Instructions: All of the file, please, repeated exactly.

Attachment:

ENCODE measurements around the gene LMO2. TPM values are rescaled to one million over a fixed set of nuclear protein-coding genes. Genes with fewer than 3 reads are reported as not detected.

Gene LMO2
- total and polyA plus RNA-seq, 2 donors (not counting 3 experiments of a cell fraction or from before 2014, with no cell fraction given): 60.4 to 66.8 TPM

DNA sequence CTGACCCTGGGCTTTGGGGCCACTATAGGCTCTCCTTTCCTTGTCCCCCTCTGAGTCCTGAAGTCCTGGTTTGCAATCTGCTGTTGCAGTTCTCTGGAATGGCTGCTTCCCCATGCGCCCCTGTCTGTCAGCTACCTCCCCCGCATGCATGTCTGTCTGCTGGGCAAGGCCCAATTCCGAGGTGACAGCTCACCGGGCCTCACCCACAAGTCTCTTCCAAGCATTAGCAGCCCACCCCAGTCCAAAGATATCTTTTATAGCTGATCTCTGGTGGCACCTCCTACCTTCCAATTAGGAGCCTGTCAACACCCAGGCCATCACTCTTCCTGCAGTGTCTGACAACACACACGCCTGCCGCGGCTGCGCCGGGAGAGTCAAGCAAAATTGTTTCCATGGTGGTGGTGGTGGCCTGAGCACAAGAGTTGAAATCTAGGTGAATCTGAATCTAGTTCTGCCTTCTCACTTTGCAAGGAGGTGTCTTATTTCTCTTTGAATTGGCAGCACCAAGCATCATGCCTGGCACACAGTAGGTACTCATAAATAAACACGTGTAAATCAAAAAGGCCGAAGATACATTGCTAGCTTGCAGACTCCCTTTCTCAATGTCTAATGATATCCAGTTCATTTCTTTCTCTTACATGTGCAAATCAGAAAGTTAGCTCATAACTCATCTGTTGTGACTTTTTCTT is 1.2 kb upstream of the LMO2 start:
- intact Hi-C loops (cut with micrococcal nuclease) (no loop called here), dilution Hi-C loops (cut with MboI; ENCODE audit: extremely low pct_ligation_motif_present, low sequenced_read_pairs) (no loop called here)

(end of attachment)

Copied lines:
ENCODE measurements around the gene LMO2. TPM values are rescaled to one million over a fixed set of nuclear protein-coding genes. Genes with fewer than 3 reads are reported as not detected.

Gene LMO2
- total and polyA plus RNA-seq, 2 donors (not counting 3 experiments of a cell fraction or from before 2014, with no cell fraction given): 60.4 to 66.8 TPM

DNA sequence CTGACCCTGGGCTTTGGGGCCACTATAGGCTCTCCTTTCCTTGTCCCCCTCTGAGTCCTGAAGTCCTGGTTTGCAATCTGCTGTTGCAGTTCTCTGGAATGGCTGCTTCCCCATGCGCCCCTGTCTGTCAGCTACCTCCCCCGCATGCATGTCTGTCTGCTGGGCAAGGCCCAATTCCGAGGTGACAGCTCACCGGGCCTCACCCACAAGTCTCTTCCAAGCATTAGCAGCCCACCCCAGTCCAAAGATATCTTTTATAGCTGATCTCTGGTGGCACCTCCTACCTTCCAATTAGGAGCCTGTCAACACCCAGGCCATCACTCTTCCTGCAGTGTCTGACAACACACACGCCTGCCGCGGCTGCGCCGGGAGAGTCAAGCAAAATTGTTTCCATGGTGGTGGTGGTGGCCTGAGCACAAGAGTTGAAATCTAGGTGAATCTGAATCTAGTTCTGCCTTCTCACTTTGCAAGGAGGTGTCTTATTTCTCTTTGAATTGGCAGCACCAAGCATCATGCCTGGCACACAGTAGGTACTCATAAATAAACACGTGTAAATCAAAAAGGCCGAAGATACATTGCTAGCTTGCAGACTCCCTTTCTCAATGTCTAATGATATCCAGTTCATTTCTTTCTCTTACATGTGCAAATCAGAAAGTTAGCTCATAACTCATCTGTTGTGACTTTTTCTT is 1.2 kb upstream of the LMO2 start:
- intact Hi-C loops (cut with micrococcal nuclease) (no loop called here), dilution Hi-C loops (cut with MboI; ENCODE audit: extremely low pct_ligation_motif_present, low sequenced_read_pairs) (no loop called here)